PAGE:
December 7, 2022 / Ella Rous

My lady won’t open her mouth.

My lady, washed in scarlet as though swallowed by flame, her lips painted shut like cruel window frames. My lady, draped over her chaise, folded outwards like a gesture towards heaven.

The soft red contours of this dream spill and pulse everywhere. Every movement seems to be a motion underwater, the matter of the universe pulled into a slow, inexorable orbit around a single locus.

All night, the stars rotate overhead as the god of love coaxes her teeth forward. All night, his twin shadows pour over our unmoored figures, marrying our bodies in the boundless crush of space.

As the sun kisses the horizon, the god of love touches my chest and withdraws my heart, alive, aflame, and pulsing with the heady rush of lust.

My lady, white, bloodless, and unwilling, takes my burning heart into her hands.

At last, Beatrice eats.

When Dante Alighieri awakes, the world is different: He is almost 10 years old, and he is in love. He first glimpsed her, the nine-year-old lady Beatrice, from across a crowded plaza; now, her image follows him into sleep and through visions of hellfire and brimstone.

From this moment onward, Dante’s soul is ruled and possessed by the god of love. This dream composes the heart of Dante’s Vita Nuova, a story in prose, studded with sonnets, and he himself is a creature imbued with the feverish energy and processing power of the sonnet machine.

Like an ouroboros, Beatrice eats the poet’s burning heart, and for the rest of his life, Dante will eat Beatrice. It is strangely intimate, this consumption. Like the bread and blood of Jesus Christ, the essence resides in the body in ways that can be internalized by its devotee. Religion and physics, music and poetry: The human mind is driven and drawn to representational acts, to methods of achieving closeness to the world and to the lover.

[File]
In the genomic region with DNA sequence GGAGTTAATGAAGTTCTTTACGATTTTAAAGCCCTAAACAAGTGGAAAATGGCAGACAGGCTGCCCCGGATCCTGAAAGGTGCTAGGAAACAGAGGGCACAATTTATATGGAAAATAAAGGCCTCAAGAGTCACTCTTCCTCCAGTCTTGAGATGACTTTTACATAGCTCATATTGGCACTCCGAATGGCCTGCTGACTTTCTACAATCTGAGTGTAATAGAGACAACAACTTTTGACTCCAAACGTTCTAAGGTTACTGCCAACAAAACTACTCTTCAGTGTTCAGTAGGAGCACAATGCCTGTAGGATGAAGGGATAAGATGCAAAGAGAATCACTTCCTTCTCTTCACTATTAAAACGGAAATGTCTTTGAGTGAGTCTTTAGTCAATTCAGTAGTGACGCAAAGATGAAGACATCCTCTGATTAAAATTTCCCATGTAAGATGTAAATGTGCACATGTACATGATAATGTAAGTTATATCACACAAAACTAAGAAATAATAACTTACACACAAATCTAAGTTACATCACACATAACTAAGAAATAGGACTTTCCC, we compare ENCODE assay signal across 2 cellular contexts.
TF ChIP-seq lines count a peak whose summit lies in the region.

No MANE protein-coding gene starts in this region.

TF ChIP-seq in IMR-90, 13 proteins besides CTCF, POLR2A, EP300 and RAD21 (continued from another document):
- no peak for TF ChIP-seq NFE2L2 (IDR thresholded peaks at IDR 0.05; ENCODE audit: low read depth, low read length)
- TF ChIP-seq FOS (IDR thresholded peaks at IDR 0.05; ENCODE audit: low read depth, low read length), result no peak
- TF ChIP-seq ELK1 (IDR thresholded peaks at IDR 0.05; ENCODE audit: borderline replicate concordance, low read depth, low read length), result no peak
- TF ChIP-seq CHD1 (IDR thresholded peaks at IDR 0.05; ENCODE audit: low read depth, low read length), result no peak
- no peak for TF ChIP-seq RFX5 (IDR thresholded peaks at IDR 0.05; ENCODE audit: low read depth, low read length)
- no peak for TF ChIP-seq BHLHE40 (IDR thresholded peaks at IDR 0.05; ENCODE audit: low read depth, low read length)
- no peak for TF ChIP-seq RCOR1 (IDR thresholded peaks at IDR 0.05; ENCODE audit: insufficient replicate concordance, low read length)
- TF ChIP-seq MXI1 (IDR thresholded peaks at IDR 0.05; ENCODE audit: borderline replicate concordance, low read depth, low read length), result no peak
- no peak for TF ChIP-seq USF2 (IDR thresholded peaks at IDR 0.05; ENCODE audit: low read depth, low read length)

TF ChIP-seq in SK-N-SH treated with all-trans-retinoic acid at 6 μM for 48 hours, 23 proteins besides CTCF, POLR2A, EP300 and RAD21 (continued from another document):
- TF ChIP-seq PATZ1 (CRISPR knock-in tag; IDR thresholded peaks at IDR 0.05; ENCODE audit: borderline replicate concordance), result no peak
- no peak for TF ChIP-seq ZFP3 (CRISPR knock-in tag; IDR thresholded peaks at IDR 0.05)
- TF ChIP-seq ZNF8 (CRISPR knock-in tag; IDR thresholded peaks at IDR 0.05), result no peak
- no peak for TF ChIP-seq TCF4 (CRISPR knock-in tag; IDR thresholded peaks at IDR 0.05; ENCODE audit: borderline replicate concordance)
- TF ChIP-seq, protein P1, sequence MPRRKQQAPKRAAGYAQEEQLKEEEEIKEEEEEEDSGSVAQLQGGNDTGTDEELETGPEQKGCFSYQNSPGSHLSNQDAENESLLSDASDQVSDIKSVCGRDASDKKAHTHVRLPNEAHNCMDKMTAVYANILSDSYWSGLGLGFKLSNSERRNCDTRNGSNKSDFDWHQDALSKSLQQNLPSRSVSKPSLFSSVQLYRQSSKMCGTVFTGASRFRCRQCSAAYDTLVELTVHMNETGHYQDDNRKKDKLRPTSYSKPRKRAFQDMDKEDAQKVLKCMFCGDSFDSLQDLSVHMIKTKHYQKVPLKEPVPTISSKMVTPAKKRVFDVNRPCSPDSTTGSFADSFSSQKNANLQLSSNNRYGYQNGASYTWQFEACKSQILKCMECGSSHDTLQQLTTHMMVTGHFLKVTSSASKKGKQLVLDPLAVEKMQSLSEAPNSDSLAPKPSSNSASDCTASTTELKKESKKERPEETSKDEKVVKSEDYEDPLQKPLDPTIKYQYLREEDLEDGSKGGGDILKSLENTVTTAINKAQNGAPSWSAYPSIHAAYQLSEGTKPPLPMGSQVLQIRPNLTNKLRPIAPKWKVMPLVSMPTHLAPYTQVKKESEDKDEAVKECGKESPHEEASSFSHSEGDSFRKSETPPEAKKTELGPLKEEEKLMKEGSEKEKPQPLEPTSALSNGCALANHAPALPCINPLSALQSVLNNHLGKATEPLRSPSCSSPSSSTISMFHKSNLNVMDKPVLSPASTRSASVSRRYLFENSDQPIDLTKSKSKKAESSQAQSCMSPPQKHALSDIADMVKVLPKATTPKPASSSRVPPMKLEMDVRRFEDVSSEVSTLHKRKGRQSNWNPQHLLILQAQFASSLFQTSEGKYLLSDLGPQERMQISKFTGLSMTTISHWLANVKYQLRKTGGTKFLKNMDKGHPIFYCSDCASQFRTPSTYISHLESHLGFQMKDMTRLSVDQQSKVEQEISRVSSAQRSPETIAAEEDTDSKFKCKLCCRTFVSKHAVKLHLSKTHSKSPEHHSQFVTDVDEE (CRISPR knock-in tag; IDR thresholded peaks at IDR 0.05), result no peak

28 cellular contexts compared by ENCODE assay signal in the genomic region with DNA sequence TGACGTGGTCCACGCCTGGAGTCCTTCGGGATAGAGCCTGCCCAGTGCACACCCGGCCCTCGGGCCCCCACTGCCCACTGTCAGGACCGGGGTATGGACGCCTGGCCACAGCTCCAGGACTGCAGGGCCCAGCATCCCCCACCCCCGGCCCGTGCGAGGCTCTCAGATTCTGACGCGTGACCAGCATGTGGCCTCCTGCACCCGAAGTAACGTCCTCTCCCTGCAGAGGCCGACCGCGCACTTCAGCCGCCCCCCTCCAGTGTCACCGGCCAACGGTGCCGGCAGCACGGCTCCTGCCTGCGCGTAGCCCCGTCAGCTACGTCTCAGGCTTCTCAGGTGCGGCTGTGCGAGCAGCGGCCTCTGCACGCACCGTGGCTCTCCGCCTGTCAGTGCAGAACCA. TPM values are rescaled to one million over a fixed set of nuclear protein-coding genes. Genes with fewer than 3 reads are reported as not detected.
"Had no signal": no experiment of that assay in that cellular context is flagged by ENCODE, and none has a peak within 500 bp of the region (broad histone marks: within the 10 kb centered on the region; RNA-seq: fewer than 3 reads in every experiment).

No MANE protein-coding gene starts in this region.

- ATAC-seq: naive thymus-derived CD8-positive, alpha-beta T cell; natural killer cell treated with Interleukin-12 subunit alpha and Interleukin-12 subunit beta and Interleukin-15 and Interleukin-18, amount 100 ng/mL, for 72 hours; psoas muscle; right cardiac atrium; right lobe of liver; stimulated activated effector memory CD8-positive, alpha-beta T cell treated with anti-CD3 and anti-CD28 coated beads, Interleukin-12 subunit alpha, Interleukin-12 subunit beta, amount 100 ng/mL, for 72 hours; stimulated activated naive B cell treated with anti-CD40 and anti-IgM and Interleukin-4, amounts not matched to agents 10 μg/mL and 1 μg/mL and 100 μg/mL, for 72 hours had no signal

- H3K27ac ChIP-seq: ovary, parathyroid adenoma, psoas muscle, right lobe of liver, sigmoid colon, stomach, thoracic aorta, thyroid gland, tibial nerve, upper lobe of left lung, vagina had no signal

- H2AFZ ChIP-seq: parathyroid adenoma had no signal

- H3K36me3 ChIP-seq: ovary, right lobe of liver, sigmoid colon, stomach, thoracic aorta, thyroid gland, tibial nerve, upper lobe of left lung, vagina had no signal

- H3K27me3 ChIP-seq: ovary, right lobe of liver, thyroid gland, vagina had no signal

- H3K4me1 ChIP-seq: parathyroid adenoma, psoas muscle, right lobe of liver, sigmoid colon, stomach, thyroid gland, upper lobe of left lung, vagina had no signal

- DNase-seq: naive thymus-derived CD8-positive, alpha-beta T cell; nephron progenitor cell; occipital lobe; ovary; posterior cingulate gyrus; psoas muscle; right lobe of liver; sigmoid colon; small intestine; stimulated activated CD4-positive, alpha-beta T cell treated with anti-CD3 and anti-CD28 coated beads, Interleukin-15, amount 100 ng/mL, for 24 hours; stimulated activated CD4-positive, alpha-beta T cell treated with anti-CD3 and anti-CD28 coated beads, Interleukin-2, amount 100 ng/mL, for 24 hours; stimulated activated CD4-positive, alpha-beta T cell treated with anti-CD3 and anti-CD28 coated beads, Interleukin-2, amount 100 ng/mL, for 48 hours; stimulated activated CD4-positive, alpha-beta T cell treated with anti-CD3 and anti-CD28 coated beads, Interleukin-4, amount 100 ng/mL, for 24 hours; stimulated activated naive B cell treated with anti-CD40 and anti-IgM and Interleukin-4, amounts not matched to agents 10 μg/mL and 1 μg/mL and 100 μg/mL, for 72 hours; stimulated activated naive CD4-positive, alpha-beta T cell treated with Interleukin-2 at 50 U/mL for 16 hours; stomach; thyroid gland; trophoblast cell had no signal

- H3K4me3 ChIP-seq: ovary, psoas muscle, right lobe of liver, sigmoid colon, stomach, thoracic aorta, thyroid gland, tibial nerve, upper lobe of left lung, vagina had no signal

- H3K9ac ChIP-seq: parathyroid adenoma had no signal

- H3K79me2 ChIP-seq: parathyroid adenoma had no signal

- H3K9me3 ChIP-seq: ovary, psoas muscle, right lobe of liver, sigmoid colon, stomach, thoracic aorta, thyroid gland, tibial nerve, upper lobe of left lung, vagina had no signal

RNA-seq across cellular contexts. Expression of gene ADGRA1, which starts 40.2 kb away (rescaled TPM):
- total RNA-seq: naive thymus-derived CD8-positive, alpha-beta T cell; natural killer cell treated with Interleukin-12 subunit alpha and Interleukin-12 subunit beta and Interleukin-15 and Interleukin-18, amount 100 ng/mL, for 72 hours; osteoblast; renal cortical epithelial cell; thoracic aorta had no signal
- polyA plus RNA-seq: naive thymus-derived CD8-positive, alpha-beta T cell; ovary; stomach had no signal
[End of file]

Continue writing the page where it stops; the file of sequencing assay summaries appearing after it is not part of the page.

These are the timeless processes that have eluded and enchanted humanity from its shivering beginnings among the first syllables of language and the origin of thought. Among them, poetry particularly gives rise to passion and purpose, to fits of madness and depressive mania and spiritual epiphany. It marvels at the grand arc of the universe, the throughlines that span human history, the personal, the gorgeous, the mundane, the stamen on a flower, the curve of the lover’s neck, the mystery of the cosmos.

Fifty years prior to Dante’s obsession, Giacomo da Lentini bends over his papers, the flickering crags of his face in the lamplight. The whale fat sputters and drips; the pen scrawls out of ink before returning to inkpot.

Unknown to him, a primitive thing is emerging, not from his chest but between his hands, not silver or wooden but machine nonetheless: the sonnet, the favored machine of processing obsession for the discerning poet of the ages, which has been so since since Giacomo caged a woman in his heart —

“I carry in my heart
an effigy of you.

I bear you in my heart…”

From his lips to God’s ears: Giacomo’s new machine eats the woman and spits her out, edited, shivering, clean. An effigy caged in his darkening heart.

A century later, Francisco Petrarca tastes blood as he receives the sacrament upon his living tongue. His vision tunnels, his palms supplicate the front of his robes. As a beautiful woman in the third pew bows her head, haloed in godly light (a sunbeam piercing the Avignon church roof, perhaps?), he is struck with a vision of ebony antlers sprouting from within those tumbling strands of dark hair.